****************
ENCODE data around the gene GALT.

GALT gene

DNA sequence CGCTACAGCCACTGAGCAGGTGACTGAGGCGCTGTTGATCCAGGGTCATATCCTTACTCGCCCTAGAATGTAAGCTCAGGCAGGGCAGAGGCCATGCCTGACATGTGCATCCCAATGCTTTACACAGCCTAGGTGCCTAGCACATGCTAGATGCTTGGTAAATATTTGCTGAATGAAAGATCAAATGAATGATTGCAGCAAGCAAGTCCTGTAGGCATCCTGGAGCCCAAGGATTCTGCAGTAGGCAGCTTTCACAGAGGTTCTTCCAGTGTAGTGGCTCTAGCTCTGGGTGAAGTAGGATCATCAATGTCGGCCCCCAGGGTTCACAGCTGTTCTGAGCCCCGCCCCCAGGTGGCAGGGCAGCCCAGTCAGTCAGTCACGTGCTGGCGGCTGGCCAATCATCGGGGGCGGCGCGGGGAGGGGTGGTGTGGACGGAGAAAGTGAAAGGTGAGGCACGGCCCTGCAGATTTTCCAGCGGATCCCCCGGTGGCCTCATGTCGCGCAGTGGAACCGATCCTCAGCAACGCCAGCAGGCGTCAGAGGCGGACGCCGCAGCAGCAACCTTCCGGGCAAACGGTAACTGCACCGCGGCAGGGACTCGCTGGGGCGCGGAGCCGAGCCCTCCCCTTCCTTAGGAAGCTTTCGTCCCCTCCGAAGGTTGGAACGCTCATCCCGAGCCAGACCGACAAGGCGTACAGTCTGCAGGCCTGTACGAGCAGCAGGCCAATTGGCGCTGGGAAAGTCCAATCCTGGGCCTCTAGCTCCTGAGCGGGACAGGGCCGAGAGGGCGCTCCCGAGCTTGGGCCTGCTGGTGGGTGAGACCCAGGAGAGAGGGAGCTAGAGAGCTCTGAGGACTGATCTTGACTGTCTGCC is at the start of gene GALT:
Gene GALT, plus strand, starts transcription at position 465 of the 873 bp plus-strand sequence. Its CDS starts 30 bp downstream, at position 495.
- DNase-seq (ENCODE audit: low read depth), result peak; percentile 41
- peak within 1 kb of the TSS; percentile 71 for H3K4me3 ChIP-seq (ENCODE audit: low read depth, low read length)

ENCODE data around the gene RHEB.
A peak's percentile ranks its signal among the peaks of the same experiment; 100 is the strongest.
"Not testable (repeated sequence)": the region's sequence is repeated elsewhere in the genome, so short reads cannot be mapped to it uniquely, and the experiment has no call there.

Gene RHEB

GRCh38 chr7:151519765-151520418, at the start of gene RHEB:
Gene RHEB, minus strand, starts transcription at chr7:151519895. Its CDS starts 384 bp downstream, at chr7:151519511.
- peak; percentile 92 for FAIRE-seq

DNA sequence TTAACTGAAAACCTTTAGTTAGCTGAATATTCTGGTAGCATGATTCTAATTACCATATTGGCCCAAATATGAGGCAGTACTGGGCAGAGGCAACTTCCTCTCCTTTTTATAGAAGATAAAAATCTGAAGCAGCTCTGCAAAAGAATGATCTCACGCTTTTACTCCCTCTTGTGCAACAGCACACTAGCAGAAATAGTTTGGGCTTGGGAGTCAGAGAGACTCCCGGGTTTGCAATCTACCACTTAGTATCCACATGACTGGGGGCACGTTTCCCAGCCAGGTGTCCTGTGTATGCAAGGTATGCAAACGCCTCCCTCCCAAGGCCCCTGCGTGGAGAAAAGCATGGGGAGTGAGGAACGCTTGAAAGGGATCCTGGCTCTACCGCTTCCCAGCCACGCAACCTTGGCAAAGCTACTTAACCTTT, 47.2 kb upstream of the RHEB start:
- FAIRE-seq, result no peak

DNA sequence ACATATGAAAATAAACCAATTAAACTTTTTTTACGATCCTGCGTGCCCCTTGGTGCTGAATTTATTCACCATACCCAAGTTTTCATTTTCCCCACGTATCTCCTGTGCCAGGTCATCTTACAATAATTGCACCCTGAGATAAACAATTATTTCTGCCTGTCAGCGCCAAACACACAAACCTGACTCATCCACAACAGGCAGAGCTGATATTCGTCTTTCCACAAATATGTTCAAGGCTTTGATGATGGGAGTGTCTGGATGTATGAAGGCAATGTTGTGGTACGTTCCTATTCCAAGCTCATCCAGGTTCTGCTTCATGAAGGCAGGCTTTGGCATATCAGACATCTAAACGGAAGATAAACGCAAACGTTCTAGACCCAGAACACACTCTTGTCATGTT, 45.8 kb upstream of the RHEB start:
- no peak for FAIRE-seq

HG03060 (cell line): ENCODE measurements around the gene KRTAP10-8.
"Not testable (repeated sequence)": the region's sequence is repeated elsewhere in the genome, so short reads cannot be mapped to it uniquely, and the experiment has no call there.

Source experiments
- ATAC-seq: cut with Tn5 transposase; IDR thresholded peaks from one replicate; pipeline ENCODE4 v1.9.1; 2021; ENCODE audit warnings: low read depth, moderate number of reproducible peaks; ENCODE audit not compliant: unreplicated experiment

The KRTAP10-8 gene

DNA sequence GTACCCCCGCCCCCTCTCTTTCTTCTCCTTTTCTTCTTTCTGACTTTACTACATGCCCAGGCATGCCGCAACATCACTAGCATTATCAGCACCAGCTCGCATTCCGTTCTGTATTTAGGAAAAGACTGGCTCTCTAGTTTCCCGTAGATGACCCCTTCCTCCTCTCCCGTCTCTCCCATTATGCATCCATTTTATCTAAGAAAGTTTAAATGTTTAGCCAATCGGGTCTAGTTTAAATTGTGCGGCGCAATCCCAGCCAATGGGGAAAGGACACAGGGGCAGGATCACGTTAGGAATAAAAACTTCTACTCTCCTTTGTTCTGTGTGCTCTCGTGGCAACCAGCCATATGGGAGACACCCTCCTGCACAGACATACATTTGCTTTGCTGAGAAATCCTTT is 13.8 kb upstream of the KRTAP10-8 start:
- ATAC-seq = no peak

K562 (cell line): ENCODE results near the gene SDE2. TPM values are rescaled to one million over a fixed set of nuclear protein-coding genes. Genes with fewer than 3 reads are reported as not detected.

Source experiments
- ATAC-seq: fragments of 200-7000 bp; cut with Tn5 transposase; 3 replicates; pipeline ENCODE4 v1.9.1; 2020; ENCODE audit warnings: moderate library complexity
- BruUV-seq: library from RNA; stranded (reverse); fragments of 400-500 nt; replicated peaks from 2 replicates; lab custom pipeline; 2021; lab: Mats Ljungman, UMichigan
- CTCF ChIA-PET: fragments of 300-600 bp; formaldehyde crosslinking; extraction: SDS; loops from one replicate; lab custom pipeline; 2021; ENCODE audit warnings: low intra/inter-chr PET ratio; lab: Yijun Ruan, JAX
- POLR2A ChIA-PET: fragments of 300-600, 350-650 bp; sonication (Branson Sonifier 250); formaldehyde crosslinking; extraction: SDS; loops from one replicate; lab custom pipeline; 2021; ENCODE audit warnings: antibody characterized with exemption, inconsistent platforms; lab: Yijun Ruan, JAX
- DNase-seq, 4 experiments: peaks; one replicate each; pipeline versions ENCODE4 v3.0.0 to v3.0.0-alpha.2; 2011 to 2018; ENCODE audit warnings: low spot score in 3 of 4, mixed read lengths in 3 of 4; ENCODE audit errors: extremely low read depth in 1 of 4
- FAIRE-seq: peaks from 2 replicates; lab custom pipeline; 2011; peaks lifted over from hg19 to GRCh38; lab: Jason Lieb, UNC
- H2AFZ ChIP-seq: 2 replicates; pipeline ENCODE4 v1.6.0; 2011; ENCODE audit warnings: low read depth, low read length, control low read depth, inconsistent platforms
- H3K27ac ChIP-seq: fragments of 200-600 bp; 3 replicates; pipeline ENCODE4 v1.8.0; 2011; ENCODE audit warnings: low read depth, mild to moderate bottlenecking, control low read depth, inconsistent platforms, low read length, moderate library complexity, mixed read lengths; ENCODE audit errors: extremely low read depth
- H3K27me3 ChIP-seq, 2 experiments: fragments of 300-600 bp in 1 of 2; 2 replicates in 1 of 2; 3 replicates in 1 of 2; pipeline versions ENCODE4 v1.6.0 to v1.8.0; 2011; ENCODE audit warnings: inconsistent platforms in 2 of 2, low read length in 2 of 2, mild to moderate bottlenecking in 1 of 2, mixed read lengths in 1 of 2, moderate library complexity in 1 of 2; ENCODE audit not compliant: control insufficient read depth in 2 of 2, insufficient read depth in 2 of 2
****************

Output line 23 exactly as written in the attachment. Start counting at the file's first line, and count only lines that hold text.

DNA sequence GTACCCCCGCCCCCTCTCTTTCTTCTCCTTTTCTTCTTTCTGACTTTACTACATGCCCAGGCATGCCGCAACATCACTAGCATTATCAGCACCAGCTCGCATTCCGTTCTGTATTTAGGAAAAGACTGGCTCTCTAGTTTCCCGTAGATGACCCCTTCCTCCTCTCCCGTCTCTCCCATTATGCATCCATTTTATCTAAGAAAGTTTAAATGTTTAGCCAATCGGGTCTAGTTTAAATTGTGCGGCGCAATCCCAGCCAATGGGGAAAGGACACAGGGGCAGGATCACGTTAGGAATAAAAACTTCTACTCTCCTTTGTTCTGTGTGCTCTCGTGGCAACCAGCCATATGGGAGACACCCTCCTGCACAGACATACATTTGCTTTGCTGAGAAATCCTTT is 13.8 kb upstream of the KRTAP10-8 start: